Some of you will be aware that there has been an awful lot of coverage (mainly by Hort Week) about business accreditation and membership to landscaping associations.
A recent article
quoted BALI CEO, Sandra Loton-Jones as saying that landscapers who are not VAT registered devalues the landscaping industry.
BALI have tried to put right the damage this comment has caused by writing to me to say that the comment was one taken in isolation in a longer interview and was inaccurate in the context it was written.
Indeed, the HW journalist tried to soften the impact as well and said, "BALI no doubt meant in the reference to companies that are not VAT registered that many customers would not like to work with a contractor that is non-VAT registered when they should be - the sort of companies that could be described as rogue traders."
Today Hort Week have published another article that is advising the general public to only use landscapers that are accredited by either the APL or BALI.
I am forming the view that HW deliberately trying to stir up debate by mixing two issues.
There are unscrupulous people who seek to sell services that they clearly do not have the skills, equipment and experience in. There are also some who take money and never intended to carry out the work.
There are also thousands of small businesses and one-man-band operations who are being tarnished with this same brush and no attempt is being made by HW to put any daylight between the two categories - it's irresponsible and pretty dangerous too, especially as some of these people are consumers of the HW publication.
In today's article
- Public advised on landscape accreditation as rogue-trader complaints soar to 4,000 - HW quote Essex-based landscaper Paul Downer as saying, "If you wanted a plumber you'd look for Corgi-registered; for landscapers you should look for BALI or APL [Association of Professional Landscapers] registration and for driveways, Marshalls approved. The contractor will be vetted and fit for purpose."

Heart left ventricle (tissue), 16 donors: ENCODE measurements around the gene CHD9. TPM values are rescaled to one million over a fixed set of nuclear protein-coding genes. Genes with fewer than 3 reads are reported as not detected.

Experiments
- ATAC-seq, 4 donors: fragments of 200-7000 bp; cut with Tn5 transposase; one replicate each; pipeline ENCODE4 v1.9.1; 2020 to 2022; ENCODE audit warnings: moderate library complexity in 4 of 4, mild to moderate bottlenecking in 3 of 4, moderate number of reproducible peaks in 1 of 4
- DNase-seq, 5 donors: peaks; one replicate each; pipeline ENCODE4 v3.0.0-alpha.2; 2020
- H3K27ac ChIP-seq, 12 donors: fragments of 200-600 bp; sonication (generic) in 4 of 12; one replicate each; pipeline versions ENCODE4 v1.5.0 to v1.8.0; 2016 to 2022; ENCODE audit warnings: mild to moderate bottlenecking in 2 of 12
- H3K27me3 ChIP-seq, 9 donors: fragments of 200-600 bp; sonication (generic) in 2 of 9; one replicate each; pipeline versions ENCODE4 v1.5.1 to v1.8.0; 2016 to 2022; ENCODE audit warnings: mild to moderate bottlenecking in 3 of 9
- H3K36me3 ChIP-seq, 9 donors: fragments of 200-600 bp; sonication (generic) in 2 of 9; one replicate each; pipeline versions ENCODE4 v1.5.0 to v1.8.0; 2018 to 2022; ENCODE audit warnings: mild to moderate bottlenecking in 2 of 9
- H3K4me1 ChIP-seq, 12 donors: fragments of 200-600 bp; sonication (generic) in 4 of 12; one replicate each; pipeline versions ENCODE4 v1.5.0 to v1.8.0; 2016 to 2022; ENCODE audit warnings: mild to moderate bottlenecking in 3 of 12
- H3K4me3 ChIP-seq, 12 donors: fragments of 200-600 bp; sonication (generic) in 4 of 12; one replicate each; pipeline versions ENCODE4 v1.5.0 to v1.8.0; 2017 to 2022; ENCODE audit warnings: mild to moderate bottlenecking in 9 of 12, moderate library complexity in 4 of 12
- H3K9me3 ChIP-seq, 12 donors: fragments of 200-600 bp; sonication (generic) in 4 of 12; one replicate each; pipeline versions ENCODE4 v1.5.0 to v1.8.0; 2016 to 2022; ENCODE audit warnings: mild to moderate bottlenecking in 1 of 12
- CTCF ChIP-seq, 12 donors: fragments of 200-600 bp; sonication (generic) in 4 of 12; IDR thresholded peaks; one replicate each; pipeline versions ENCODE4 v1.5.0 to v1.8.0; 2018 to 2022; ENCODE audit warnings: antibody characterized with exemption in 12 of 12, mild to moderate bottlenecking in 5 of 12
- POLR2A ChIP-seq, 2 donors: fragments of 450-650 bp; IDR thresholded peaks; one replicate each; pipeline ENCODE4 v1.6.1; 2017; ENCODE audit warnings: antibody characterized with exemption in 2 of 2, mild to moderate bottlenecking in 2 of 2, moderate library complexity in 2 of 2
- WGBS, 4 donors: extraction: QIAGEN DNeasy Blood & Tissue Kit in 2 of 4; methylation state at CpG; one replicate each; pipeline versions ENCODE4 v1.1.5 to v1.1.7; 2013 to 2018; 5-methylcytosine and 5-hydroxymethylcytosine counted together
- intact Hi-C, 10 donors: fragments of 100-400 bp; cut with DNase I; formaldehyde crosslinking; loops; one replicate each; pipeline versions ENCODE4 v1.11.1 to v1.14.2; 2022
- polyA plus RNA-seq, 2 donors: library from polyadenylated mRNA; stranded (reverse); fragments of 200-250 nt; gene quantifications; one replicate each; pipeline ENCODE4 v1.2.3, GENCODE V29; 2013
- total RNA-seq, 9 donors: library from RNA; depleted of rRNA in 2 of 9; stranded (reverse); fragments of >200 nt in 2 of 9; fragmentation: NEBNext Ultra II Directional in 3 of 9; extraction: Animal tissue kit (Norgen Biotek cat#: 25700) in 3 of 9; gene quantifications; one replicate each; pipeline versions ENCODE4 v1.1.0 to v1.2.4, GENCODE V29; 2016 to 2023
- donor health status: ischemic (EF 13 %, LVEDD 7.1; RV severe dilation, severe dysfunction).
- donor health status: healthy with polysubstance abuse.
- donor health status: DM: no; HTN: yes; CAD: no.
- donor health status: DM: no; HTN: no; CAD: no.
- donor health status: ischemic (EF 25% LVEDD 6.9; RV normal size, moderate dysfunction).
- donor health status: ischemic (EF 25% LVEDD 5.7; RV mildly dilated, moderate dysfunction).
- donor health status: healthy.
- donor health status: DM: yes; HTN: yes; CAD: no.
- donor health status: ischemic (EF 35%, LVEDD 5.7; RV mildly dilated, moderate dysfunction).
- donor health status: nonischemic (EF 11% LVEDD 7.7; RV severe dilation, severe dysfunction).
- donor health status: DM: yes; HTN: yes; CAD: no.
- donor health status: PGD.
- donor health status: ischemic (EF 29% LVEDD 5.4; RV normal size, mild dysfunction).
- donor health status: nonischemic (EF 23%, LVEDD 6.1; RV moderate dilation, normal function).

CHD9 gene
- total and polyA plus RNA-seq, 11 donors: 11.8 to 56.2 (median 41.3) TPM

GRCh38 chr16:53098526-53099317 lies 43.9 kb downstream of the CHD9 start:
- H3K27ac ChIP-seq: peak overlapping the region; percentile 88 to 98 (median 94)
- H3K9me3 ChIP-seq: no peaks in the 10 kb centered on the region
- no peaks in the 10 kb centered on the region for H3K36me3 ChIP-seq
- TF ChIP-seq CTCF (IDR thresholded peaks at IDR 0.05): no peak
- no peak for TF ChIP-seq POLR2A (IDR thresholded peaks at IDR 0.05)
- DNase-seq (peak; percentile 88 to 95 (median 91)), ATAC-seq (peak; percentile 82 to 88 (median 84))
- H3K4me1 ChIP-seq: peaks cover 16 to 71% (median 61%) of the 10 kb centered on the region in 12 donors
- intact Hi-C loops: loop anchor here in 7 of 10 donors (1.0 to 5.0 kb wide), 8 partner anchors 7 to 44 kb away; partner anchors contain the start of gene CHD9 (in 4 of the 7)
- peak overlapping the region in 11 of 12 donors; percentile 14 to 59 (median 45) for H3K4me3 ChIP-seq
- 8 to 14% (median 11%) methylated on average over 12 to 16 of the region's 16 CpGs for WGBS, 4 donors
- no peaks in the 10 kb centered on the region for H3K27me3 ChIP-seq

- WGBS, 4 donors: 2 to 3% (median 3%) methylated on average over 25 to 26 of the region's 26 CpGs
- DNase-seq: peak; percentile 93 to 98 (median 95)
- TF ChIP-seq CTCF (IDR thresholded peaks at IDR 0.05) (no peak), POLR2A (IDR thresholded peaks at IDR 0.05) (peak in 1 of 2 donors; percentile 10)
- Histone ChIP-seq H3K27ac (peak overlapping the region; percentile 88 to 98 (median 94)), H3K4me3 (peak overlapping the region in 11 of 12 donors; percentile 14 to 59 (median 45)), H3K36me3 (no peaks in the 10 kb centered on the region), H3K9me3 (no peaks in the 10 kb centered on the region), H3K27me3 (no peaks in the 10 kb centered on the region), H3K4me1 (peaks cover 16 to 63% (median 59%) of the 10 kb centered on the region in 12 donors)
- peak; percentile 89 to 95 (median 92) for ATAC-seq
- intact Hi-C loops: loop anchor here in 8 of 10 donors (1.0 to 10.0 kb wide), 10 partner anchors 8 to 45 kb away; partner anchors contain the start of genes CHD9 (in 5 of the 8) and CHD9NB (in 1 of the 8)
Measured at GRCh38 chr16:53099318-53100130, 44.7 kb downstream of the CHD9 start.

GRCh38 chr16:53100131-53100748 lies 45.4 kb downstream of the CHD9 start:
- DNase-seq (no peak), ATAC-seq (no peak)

Once again there is the implication that non-members of these organisations are not fit to carry out landscaping or gardening work.
The Landscape Juice doctrine is to be honest and transparent when selling yourself and your business skills. The best way that any individual or small business can convince a potential client that they are the right one for the job is to show the client examples of work already completed and not talk themselves up to something they are not.
Adopt your own voluntary customer charter
There are a number of ways that you can assure potential clients that you are honourable and honest - one of these methods is to adopt the Landscape Juice Voluntary Customer Charter.
It's a simple document but delivers a powerful message - that you will do exactly what you say you will, when you say it, at the price you promised and with a quality that you have already demonstrated you can achieve.
What is more, you will agree to an independent inspection should circumstances dictate.
I would encourage everyone to adopt this scheme and create a page on your own website with a clear link so that clients who visit your site can get a real feeling of intent.
Make sure that you send a copy of this document with every quote or eestimate.
If anyone needs help on how to upload then give me a shout.